Boris Johnson is facing a fight for his political career after MPs said evidence strongly suggests breaches of COVID rules would have been “obvious” to the then-PM.
The cross-party privileges committee said the Commons may have been misled at least four times over Partygate allegations, and MPs are set to cross-examine Mr Johnson in the week beginning 20 March.
If the committee finds that Mr Johnson was in contempt of parliament he could face sanctions, including a suspension.
If the suspension is for longer than 10 days and the Commons agrees to it, his constituents in Uxbridge and South Ruislip could find themselves voting in a by-election.
The committee’s preliminary report said: “The evidence strongly suggests that breaches of guidance would have been obvious to Mr Johnson at the time he was at the gatherings.”
But Mr Johnson claimed the report “vindicated” his belief that he did not break any rules.
Mr Johnson said: “There’s absolutely nothing to show that any adviser of mine or civil servant warned me in advance that events might be against the rules, nothing to say that afterwards they thought it was against the rules, nothing to show that I myself believed or was worried that something was against the rules.”
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One of the potential instances of contempt mentioned in the report is Mr Johnson making a similar claim in the House of Commons, based on advice meant only for a media statement and referencing a single event rather than multiple gatherings.
Mr Johnson received one of the 126 fines issued by Scotland Yard over lockdown-busting parties in Downing Street and Whitehall.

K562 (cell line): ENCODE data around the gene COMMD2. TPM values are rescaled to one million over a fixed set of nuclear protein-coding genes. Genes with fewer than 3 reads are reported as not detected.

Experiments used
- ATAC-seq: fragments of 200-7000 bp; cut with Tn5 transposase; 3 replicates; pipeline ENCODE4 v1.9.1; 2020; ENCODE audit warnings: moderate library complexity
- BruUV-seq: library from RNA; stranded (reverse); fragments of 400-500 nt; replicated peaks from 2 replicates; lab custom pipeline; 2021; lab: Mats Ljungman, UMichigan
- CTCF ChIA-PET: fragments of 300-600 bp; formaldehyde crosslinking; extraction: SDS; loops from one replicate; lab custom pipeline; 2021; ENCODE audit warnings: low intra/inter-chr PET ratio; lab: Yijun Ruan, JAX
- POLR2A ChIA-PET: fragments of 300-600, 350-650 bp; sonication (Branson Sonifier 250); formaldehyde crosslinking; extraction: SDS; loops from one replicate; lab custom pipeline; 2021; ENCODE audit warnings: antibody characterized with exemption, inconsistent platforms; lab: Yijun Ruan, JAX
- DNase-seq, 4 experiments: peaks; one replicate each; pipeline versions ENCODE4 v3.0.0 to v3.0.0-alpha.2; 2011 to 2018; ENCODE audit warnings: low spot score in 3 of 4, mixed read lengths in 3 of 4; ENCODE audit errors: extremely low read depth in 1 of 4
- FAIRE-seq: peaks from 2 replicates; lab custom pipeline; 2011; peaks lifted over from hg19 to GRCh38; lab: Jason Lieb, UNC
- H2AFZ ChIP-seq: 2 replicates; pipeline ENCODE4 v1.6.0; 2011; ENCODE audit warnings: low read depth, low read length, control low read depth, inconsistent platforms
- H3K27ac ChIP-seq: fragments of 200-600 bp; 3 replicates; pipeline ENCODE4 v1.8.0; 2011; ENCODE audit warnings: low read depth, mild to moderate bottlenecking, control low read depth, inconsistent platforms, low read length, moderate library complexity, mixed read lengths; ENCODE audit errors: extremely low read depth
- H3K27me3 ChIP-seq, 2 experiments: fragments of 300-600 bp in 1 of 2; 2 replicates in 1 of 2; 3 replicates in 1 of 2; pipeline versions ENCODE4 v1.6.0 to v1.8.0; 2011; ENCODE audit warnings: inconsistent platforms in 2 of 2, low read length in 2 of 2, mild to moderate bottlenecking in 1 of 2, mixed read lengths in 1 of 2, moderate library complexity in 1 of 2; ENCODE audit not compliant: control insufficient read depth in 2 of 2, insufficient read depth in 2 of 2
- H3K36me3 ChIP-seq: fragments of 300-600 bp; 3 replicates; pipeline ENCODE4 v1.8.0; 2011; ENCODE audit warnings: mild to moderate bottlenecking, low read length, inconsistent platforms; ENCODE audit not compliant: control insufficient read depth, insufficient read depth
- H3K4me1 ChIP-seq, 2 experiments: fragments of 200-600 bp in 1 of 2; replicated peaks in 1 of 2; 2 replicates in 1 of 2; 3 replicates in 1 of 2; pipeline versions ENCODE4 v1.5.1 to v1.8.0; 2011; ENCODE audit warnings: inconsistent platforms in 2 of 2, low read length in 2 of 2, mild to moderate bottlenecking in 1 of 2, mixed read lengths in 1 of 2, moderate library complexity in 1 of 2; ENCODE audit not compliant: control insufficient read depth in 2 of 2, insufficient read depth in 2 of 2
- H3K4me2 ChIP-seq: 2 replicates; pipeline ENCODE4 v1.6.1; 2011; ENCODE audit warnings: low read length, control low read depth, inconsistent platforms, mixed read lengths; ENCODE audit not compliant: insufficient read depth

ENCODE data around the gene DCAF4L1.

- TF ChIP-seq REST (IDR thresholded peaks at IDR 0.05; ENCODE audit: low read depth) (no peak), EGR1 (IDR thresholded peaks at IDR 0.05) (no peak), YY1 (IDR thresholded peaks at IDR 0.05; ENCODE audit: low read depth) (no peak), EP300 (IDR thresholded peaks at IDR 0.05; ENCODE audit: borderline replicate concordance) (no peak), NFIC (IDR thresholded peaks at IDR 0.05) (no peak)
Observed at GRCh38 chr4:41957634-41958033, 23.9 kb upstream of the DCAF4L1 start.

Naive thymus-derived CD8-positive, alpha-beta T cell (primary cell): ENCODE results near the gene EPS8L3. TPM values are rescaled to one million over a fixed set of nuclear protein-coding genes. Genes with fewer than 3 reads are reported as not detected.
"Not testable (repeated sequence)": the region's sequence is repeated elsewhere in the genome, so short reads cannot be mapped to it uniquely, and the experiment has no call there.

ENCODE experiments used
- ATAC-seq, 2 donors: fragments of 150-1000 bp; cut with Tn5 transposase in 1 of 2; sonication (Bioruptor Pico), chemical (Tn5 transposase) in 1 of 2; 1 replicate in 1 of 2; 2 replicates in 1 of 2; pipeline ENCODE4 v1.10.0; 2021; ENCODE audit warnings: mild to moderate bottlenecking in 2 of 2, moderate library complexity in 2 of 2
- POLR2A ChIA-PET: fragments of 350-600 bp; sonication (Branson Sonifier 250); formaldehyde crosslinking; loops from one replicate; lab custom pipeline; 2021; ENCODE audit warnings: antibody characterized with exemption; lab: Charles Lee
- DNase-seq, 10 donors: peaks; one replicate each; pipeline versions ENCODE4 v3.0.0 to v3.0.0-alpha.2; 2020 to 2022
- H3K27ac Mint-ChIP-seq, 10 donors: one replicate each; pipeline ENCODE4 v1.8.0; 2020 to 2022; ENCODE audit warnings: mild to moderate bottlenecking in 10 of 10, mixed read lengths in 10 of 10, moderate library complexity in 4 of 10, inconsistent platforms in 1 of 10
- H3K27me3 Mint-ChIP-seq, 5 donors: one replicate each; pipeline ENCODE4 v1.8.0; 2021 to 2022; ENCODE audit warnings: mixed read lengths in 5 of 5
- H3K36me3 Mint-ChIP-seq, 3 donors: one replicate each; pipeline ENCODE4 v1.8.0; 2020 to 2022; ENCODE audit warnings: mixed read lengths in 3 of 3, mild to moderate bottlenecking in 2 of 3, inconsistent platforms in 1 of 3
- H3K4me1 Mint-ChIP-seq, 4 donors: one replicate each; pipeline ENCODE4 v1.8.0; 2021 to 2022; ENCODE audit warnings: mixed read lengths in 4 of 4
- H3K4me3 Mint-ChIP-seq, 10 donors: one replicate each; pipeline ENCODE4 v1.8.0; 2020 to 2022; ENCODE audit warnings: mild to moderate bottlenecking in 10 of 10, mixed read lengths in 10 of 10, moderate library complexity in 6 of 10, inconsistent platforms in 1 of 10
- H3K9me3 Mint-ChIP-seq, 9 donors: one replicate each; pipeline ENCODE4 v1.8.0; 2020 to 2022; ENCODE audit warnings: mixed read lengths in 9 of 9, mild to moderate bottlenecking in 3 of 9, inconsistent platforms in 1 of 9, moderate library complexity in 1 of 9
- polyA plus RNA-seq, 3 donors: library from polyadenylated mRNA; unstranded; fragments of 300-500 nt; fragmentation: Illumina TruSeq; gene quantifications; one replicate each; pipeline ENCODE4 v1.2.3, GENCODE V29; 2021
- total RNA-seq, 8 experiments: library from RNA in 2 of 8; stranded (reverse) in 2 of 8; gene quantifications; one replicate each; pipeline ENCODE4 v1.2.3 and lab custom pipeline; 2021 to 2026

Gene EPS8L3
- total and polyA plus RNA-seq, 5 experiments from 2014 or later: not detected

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Boris Johnson’s four potential contempts
- Telling MPs in December 2021 that no rules or guidance were broken, when Sue Gray and the police judged otherwise
- Failing to tell the Commons he knew about events where rules and guidance were broken, with evidence showing he was present
- Claiming he had “repeated assurances” rules were not broken, when this was only given about one event – and not intended to be used in the Commons
- Hiding behind the Sue Gray report while it was happening when he knew enough to give MPs answers earlier
Labour was quick to criticise Mr Johnson, with the party’s deputy leader Angela Rayner saying the report was “damning”.
Ms Rayner said current prime minister Rishi Sunak “must stop propping up this disgraced PM and his legal defence fund – and make clear that if he is found to have repeatedly misled parliament his career is over”.
Labour leader Sir Keir Starmer called on Mr Sunak – “who of course got fined in this process” – “to ensure that we move forward as fast as we can with the COVID inquiry and he absolutely acts on any recommendations that come in the interim”.